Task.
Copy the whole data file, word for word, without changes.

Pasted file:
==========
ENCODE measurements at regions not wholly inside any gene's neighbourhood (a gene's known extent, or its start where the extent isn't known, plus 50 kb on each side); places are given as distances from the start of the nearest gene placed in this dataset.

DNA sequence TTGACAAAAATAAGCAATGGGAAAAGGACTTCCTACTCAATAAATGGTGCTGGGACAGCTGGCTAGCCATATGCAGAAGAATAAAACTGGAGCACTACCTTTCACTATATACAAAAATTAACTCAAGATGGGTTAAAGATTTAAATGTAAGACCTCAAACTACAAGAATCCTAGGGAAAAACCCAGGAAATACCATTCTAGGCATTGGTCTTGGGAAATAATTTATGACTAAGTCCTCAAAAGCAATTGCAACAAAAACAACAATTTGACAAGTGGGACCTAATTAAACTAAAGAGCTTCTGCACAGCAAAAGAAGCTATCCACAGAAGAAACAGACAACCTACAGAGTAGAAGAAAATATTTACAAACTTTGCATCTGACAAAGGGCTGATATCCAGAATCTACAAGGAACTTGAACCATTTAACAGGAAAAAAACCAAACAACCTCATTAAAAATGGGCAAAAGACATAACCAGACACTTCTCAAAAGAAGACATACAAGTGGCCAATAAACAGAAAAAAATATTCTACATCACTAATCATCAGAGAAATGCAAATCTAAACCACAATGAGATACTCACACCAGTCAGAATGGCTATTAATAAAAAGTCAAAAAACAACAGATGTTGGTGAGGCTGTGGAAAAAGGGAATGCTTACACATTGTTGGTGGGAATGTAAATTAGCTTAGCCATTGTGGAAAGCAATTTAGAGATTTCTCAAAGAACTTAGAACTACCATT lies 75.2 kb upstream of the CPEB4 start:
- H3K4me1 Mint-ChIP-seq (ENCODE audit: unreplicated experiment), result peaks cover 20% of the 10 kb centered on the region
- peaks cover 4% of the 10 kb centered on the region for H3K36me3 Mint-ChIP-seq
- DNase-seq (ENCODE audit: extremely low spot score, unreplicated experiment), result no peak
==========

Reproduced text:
ENCODE measurements at regions not wholly inside any gene's neighbourhood (a gene's known extent, or its start where the extent isn't known, plus 50 kb on each side); places are given as distances from the start of the nearest gene placed in this dataset.

DNA sequence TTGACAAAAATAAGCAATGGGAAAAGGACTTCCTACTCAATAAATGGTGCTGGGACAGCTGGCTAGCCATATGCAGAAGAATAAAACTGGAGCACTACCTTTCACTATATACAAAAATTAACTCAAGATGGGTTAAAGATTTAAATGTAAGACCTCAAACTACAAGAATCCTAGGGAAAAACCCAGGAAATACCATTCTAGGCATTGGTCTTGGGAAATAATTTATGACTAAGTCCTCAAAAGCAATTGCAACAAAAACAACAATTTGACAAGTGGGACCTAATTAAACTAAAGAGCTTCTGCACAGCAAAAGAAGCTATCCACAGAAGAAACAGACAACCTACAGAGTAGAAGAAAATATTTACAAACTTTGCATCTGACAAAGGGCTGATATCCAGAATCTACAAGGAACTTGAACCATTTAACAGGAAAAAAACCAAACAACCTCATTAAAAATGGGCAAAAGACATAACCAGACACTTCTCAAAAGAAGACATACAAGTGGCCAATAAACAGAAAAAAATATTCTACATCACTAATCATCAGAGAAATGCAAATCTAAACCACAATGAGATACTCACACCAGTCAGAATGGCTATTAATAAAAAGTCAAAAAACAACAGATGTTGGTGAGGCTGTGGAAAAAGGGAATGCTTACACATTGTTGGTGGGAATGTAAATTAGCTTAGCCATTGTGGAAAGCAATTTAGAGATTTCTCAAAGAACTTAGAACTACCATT lies 75.2 kb upstream of the CPEB4 start:
- H3K4me1 Mint-ChIP-seq (ENCODE audit: unreplicated experiment), result peaks cover 20% of the 10 kb centered on the region
- peaks cover 4% of the 10 kb centered on the region for H3K36me3 Mint-ChIP-seq
- DNase-seq (ENCODE audit: extremely low spot score, unreplicated experiment), result no peak